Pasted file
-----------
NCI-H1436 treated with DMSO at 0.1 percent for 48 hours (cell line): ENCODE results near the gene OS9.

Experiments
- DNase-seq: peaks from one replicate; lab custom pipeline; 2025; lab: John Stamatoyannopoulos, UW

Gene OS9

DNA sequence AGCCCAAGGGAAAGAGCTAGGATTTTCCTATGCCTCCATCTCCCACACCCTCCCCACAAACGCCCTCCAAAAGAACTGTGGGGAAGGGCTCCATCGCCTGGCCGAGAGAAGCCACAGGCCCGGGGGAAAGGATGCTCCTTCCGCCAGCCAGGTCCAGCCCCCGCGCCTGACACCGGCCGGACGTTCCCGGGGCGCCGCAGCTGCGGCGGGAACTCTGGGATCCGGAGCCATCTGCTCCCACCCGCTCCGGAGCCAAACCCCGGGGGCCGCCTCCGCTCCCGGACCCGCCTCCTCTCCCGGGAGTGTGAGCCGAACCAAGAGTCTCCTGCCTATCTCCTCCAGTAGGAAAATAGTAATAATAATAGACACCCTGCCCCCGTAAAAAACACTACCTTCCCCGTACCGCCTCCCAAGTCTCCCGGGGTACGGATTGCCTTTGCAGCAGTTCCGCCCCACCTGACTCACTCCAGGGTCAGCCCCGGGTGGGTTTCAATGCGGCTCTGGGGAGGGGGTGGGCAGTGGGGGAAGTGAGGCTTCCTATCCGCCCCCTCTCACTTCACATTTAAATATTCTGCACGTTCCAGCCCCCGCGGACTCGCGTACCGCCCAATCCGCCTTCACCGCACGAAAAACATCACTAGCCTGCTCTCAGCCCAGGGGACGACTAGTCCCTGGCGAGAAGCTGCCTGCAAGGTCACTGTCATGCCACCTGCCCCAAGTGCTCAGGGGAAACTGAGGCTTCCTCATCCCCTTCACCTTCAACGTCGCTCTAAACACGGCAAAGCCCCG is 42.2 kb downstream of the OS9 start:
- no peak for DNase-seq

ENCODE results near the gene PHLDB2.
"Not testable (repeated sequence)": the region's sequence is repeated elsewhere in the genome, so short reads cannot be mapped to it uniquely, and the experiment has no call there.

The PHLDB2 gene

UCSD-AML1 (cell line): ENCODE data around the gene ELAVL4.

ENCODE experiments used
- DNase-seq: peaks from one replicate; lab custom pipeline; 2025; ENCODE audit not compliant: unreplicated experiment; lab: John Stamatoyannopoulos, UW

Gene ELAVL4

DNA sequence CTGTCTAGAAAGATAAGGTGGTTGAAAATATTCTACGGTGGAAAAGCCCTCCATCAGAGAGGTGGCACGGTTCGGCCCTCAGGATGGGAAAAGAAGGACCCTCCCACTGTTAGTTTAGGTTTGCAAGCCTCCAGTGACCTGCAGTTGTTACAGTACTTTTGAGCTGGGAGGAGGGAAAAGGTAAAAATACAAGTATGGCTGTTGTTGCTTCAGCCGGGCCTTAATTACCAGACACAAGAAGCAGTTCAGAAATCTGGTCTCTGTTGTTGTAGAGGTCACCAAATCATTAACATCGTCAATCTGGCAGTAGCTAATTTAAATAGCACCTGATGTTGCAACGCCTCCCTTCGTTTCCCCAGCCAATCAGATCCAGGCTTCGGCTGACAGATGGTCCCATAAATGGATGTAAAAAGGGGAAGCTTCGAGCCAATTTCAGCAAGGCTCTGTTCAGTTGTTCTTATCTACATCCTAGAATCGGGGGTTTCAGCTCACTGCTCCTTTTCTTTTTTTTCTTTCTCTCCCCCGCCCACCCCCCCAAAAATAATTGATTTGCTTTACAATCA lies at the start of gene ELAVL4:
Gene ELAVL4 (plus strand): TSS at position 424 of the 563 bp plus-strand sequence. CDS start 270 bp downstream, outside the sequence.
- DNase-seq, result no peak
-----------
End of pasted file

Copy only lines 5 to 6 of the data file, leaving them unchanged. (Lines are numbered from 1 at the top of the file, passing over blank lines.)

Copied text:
DNA sequence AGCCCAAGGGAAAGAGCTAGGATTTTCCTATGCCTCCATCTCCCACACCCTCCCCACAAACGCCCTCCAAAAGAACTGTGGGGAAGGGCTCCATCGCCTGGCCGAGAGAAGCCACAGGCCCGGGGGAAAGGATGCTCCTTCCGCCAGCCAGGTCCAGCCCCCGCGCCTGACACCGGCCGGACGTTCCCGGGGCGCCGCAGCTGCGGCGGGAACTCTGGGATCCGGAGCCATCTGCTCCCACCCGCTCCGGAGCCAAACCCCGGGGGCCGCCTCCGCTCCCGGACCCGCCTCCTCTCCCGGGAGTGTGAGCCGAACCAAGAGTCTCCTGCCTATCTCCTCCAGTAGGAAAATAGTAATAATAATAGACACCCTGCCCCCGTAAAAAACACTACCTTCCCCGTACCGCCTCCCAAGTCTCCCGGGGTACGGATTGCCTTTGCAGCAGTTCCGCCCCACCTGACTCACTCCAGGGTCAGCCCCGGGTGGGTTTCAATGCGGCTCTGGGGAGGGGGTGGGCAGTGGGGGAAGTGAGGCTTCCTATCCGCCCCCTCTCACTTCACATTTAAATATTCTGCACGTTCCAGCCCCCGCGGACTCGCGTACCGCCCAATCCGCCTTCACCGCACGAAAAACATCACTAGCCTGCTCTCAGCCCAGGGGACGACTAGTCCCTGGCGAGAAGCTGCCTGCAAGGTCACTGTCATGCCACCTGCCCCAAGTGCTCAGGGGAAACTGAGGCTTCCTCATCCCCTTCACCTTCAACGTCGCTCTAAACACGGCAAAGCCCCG is 42.2 kb downstream of the OS9 start:
- no peak for DNase-seq